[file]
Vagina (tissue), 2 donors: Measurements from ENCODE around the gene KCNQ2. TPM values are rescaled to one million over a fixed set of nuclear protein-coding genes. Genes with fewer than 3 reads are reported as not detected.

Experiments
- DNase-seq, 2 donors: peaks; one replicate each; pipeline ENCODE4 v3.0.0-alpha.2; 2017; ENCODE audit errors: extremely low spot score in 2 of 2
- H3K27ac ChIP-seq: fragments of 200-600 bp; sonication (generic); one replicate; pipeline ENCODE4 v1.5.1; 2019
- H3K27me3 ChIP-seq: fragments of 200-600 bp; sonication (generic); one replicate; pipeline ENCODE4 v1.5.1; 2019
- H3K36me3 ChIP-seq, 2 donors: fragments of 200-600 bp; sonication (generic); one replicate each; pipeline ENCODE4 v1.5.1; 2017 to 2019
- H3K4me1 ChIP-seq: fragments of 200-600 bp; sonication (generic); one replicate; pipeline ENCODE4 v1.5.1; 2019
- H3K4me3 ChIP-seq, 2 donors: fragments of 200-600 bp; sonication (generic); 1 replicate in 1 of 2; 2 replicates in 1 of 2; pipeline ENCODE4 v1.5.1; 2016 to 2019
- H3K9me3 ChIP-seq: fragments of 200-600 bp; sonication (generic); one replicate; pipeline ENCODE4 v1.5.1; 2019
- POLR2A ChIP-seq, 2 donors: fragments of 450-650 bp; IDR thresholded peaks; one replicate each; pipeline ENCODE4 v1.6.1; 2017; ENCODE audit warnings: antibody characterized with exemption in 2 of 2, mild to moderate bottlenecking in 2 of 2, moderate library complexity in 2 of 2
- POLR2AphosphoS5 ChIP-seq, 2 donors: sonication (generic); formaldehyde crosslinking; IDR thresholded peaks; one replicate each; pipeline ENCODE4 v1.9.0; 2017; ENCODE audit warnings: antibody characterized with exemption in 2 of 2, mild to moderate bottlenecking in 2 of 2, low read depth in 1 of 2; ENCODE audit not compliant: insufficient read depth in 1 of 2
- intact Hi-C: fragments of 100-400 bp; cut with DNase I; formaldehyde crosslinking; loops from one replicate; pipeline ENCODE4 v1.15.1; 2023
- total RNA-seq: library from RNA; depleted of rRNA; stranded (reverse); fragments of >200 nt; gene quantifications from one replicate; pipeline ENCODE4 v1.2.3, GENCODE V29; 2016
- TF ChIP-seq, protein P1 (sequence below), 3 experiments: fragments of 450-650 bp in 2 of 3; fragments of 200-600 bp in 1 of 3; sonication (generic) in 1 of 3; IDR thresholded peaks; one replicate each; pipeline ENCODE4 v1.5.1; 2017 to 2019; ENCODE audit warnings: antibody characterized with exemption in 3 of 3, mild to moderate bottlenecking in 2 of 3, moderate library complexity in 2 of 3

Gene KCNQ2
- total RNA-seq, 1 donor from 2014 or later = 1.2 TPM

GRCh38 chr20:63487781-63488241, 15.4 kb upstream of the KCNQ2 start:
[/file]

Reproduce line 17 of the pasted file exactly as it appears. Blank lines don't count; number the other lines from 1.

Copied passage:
GRCh38 chr20:63487781-63488241, 15.4 kb upstream of the KCNQ2 start: